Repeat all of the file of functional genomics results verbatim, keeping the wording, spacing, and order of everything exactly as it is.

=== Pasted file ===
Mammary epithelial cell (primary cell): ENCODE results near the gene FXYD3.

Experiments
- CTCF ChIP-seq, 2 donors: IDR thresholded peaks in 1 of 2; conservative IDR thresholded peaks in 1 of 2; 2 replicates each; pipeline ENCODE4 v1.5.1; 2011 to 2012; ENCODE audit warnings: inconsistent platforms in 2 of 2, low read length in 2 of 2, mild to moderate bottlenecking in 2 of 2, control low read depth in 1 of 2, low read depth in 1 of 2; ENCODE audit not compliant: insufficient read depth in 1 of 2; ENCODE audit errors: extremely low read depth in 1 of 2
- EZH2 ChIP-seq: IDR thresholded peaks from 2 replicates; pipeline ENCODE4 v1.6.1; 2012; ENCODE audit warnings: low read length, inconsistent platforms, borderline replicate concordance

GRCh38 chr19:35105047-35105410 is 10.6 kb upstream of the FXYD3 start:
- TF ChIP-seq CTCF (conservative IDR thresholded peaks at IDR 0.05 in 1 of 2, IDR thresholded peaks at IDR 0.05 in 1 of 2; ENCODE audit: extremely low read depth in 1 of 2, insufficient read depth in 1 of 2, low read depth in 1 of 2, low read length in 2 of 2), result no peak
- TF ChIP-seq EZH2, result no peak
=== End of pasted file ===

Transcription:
Mammary epithelial cell (primary cell): ENCODE results near the gene FXYD3.

Experiments
- CTCF ChIP-seq, 2 donors: IDR thresholded peaks in 1 of 2; conservative IDR thresholded peaks in 1 of 2; 2 replicates each; pipeline ENCODE4 v1.5.1; 2011 to 2012; ENCODE audit warnings: inconsistent platforms in 2 of 2, low read length in 2 of 2, mild to moderate bottlenecking in 2 of 2, control low read depth in 1 of 2, low read depth in 1 of 2; ENCODE audit not compliant: insufficient read depth in 1 of 2; ENCODE audit errors: extremely low read depth in 1 of 2
- EZH2 ChIP-seq: IDR thresholded peaks from 2 replicates; pipeline ENCODE4 v1.6.1; 2012; ENCODE audit warnings: low read length, inconsistent platforms, borderline replicate concordance

GRCh38 chr19:35105047-35105410 is 10.6 kb upstream of the FXYD3 start:
- TF ChIP-seq CTCF (conservative IDR thresholded peaks at IDR 0.05 in 1 of 2, IDR thresholded peaks at IDR 0.05 in 1 of 2; ENCODE audit: extremely low read depth in 1 of 2, insufficient read depth in 1 of 2, low read depth in 1 of 2, low read length in 2 of 2), result no peak
- TF ChIP-seq EZH2, result no peak